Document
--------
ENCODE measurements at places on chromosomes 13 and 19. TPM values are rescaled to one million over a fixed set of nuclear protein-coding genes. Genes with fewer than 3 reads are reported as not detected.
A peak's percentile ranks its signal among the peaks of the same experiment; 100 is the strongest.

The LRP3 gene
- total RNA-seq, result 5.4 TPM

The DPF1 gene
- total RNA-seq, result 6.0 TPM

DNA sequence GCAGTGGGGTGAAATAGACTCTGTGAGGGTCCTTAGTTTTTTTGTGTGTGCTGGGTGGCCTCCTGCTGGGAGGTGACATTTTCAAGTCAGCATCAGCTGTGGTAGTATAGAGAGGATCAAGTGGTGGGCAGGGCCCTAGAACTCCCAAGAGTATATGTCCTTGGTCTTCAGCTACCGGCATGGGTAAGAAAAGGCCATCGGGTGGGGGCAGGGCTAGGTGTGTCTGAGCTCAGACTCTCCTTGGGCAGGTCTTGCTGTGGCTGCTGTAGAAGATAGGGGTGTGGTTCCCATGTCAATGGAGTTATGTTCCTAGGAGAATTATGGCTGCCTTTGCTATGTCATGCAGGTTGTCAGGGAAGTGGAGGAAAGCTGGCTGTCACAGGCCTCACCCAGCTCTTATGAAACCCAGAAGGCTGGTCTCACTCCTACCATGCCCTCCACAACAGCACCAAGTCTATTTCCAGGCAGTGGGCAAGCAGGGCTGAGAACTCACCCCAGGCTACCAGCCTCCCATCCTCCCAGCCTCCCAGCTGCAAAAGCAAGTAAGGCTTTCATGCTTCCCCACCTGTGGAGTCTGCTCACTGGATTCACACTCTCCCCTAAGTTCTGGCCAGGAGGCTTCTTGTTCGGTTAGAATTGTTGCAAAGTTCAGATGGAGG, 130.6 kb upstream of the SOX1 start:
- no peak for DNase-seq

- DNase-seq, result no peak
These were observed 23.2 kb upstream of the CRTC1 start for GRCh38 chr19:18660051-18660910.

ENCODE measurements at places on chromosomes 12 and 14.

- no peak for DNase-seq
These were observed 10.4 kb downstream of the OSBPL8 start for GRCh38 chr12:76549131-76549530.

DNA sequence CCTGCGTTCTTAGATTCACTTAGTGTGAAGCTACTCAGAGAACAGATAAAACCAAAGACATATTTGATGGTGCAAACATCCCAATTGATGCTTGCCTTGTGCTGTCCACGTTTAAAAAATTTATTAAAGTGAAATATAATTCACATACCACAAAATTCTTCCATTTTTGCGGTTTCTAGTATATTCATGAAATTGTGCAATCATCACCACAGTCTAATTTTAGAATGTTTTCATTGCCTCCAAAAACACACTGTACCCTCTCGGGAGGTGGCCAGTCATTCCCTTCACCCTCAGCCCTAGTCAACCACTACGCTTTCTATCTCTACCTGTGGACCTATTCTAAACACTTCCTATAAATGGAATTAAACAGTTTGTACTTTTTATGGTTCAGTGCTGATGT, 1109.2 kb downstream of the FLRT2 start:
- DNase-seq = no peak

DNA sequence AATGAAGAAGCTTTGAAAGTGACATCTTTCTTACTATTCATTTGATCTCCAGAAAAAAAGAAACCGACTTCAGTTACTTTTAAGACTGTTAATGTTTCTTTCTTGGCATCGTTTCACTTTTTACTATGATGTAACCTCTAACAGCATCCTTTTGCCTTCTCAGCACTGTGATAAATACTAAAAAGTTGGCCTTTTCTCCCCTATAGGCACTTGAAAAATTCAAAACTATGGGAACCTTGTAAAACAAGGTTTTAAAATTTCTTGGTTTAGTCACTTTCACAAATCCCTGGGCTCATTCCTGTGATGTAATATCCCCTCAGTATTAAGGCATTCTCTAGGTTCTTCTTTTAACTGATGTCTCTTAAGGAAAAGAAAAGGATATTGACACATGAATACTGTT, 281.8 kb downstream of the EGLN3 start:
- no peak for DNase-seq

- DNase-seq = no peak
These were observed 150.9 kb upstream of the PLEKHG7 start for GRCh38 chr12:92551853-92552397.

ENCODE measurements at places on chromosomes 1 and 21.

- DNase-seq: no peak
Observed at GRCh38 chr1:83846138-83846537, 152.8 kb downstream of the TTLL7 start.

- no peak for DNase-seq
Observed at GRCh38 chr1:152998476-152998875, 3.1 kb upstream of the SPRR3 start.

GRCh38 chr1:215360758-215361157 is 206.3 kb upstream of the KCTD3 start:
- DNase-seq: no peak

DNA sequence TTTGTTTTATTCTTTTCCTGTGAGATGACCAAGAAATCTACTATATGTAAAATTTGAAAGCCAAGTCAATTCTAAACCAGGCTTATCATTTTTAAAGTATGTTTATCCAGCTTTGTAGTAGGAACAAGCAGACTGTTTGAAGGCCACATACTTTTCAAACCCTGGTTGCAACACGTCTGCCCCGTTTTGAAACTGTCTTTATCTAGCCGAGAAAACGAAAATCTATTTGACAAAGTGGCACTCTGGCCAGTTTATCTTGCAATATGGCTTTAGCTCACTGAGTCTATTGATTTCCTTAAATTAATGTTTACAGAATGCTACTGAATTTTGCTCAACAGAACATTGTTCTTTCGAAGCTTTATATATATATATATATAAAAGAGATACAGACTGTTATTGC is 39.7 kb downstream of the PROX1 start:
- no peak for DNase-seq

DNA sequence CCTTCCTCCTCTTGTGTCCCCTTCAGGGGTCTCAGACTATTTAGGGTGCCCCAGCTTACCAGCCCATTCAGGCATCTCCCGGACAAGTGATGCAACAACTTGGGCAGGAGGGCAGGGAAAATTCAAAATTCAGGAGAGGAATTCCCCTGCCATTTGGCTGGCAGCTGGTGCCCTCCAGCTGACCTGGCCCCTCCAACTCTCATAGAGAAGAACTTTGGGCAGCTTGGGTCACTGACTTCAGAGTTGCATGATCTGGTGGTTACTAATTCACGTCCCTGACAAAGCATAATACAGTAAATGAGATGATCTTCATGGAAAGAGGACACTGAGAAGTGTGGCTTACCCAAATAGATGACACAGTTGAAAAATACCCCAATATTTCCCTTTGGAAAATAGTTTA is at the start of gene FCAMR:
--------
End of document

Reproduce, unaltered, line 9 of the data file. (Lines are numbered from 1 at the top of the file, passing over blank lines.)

- DNase-seq, result no peak